• President Obama’s Stimulus and “Recovery Summer” Have Driven Up The Debt and Failed To Deliver On The Administration’s Promises. Approximately 1.5 million jobs have been lost since the “stimulus” was signed in 2009 — roughly 300,000 of them as administration officials hopped from town to town promoting the “summer of recovery.” The national unemployment rate was 9.1 percent in May — far above the 8 percent promised by the White House — and has averaged 9.5 percent throughout the Obama presidency. ... The president can call this a “bump in the road,” or blame ATMs, or joke that those “shovel ready” jobs that were promised “weren’t as shovel ready as we expected.” But there’s nothing funny about policies that keep workers on the unemployment line and drive us deeper into debt. Those aren’t the kinds of results — and this isn’t the recovery — the American people deserve. National Review

Business Berates The Administration Over Burdensome Regulation. One by one, exasperated executives stood to air their grievances on environmental regulations and stalled free-trade deals. And Daley, the former banker tasked with building ties with industry, found himself looking for the right balance between empathy and defending his boss. At one point, the room erupted in applause when Massachusetts utility executive Doug Starrett, his voice shaking with emotion, accused the administration of blocking construction on one of his facilities to protect fish, saying government “throws sand into the gears of progress.” Daley said he did not have many good answers, appearing to throw up his hands in frustration at what he called “bureaucratic stuff that’s hard to defend.” “Sometimes you can’t defend the indefensible,” he said. The Washington Post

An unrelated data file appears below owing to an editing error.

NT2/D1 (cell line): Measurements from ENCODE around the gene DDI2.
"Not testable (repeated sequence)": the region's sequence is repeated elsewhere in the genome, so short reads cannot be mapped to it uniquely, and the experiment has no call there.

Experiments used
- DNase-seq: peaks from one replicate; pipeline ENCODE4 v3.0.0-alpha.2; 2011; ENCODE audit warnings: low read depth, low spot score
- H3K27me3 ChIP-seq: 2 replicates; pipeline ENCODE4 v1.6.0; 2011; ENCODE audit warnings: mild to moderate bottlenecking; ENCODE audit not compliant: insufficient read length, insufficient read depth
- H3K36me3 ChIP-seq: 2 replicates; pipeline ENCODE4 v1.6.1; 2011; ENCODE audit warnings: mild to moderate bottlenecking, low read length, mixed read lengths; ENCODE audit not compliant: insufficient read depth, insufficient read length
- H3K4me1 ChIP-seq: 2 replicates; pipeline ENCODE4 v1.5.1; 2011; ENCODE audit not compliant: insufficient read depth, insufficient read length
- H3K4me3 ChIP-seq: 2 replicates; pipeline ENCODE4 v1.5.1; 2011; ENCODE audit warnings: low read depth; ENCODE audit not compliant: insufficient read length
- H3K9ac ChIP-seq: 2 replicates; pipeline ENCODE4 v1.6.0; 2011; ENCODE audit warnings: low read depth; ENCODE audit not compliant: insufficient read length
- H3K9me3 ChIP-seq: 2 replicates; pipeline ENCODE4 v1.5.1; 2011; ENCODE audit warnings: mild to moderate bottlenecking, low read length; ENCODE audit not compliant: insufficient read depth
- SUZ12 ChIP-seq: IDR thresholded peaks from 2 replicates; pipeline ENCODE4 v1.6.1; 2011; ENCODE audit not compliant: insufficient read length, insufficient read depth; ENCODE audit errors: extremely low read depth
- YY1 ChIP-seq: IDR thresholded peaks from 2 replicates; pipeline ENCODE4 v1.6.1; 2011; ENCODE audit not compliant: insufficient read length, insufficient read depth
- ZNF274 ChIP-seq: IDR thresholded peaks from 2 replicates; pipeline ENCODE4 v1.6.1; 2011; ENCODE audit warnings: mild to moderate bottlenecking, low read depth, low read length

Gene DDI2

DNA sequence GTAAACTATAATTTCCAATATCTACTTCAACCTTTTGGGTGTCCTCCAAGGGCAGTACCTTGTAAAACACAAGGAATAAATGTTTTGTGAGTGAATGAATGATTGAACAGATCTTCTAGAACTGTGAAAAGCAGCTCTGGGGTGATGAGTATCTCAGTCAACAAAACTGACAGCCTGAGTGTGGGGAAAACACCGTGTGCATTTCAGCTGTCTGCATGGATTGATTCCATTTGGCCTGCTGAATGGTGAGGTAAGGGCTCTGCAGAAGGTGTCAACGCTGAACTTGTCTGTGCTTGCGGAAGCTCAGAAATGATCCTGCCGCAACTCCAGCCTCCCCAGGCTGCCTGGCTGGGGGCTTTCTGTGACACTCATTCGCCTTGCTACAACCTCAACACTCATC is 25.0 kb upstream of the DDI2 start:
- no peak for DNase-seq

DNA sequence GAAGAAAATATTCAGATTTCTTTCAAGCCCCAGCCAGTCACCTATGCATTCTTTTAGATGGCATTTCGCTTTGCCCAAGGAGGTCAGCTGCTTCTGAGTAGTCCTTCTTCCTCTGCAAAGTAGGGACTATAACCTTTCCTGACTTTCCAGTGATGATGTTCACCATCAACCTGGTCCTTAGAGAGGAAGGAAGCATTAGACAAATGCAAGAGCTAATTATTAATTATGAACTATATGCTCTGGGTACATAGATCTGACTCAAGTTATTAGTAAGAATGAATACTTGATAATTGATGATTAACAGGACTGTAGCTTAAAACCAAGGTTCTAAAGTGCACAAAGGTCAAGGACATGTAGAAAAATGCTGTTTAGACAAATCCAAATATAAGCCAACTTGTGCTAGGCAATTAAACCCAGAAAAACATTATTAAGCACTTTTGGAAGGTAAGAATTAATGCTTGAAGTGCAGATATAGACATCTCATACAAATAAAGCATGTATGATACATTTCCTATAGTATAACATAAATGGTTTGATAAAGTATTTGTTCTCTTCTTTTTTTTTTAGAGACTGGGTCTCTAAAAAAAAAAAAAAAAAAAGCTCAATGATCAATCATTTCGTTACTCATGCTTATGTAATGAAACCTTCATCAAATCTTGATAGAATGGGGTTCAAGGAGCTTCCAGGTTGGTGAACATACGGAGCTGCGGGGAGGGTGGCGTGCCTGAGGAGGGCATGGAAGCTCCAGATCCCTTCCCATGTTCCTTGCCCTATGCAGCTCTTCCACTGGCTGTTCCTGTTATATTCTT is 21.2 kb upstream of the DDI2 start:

CEO: The Administration Needs To Step Up, We Want To See Action, Not More Platitudes. some business executives in the room said they were unimpressed by the White House’s attempts to woo industry. “We think there’s a thin facade by the administration to say the right things, but they don’t come close to doing things,” said Barney T. Bishop III, chief executive of the business group Associated Industries of Florida. He called the efforts to streamline regulations “immaterial.” “We love the platitudes, but we want to see action,” Bishop said. The Washington Post

Confidence Erodes Among U.S. Factories, Consumers. Manufacturing in the Philadelphia region unexpectedly contracted in June and Americans’ views on the economy’s outlook soured, signaling an erosion of confidence in the expansion. ... The Fed’s report corroborates data yesterday showing New York-area manufacturing shrank in June and adds to evidence the economy’s slowdown extended through the second quarter. Bloomberg